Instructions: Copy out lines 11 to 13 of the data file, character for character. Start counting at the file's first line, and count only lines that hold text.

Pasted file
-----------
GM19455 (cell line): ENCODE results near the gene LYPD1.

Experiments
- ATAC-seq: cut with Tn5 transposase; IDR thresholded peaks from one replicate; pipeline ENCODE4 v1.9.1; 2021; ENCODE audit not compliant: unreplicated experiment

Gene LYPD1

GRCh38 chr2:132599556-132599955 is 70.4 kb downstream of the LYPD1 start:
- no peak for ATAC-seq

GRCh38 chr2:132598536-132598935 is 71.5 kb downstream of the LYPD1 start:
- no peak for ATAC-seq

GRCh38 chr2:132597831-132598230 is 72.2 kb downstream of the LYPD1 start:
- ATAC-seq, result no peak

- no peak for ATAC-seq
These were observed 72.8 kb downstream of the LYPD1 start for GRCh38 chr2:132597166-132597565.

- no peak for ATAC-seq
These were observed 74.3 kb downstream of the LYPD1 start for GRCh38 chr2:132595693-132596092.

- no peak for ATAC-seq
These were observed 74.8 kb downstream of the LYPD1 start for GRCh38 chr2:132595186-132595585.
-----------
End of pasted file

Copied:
- no peak for ATAC-seq
These were observed 72.8 kb downstream of the LYPD1 start for GRCh38 chr2:132597166-132597565.

- no peak for ATAC-seq